Carney Taskforce Looks to Boost Global Carbon Offset Market
(Bloomberg) -- A group set up by ex-Bank of England Governor Mark Carney seeks to bolster the scale and credibility of traded carbon offsets, even as critics warned the approach may not be the best way to tackle climate change.
The report by the Taskforce on Scaling Voluntary Carbon Markets released Wednesday laid out how a global market for trading carbon offsets, a tool that’s become increasingly popular with corporations seeking to zero out their greenhouse gas emissions. Buying such credits are often much cheaper than undertaking structural changes to lower emissions from a company’s operations.
The group recommended establishing criteria to verify carbon that was avoided or reduced by a project, increase the supply of high-quality credits and the creation of a futures market to help create a transparent market price.
The report stressed that emissions reductions by companies should be the priority, but that carbon offsets should also be used to speed up emissions reductions for parts of businesses that are currently difficult to decarbonize.
“This is complementary, it’s one piece of the puzzle, but we need this market,” Carney told a panel at the World Economic Forum on Wednesday. “A part of this is putting companies on the hook.”
However, there are concerns that the urgency to slash emissions over offsetting isn’t cutting through. The report should go further to enforce that hierarchy, according to Owen Hewlett, a member of the taskforce and chief technical officer at the Gold Standard, which established standards for environmental projects.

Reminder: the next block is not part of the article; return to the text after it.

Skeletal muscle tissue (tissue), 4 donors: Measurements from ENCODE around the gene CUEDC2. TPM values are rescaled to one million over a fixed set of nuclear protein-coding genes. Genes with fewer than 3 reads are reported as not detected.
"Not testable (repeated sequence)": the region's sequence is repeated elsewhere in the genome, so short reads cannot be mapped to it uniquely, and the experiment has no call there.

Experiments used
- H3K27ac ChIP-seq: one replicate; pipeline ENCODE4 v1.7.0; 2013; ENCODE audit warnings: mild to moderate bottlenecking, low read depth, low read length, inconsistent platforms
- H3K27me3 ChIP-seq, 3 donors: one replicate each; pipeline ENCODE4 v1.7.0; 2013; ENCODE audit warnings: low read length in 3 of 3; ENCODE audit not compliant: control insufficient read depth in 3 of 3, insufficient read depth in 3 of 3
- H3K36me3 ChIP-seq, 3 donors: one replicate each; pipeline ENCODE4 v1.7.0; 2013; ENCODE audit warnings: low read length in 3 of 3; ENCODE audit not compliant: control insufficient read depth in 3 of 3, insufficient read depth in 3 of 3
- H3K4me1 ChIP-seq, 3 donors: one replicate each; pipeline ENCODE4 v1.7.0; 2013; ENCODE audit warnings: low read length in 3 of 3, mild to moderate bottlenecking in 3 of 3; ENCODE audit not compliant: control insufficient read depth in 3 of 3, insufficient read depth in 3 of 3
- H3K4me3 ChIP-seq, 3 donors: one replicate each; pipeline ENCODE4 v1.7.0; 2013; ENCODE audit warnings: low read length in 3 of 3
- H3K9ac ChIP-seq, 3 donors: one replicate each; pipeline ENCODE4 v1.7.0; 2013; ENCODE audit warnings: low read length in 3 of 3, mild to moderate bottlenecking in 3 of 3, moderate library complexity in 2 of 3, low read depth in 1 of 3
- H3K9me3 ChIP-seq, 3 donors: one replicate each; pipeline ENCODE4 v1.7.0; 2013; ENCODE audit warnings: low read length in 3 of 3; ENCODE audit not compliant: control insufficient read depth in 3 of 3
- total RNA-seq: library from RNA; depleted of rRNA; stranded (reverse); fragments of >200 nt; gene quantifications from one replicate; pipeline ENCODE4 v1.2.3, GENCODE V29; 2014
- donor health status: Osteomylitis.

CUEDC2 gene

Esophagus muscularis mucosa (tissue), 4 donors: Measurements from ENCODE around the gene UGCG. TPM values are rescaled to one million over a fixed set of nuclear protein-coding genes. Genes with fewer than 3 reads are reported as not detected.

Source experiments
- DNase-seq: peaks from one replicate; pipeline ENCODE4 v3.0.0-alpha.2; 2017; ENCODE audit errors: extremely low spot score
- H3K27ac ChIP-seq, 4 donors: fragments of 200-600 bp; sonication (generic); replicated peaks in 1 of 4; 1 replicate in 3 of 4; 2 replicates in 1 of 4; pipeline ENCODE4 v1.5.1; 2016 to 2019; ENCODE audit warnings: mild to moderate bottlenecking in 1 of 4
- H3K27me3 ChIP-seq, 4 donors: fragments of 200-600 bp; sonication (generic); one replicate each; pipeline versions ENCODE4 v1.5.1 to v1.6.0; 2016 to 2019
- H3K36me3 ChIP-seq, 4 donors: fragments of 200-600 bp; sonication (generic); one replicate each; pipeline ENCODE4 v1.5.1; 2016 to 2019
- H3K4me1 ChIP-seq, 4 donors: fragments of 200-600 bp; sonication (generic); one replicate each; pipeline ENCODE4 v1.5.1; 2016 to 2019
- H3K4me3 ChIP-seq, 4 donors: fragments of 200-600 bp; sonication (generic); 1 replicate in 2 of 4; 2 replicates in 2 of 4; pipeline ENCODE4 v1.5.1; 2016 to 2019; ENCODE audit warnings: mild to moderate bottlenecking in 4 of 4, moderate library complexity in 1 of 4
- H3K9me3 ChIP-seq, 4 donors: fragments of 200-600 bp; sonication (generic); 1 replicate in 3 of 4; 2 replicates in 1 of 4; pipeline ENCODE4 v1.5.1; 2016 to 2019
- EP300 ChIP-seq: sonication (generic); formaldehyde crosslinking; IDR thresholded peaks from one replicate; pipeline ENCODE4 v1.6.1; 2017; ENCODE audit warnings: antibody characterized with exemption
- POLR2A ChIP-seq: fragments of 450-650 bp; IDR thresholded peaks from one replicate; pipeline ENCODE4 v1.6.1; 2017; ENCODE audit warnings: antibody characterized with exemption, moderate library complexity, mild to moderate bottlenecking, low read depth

Otherwise it could lead to more companies relying on carbon offsets without taking steps to reduce emissions from their businesses.
“I don’t feel the report goes far enough in its calls to align properly with the Paris Agreement,” Hewlett said at a briefing.
Ahead of the report’s release, dozens of academics signed a letter calling into question whether scaling up carbon credits is even a good idea in the first place. They cited past examples of fraud and an overall ineffectiveness of some offset programs.
“We cannot assume that carbon markets will always generate biodiversity co-benefits,” said Katie Kedward, an economist and policy fellow at University College London’s Institute for Innovation and Public Policy and a signatory to the letter.
“Offsetting tools have a poor track record in terms of enhancing biodiversity and forest health, and they cannot be used as a replacement for more important steps to restore nature,” she said.
Bloomberg Philanthropies advised the taskforce on funding.
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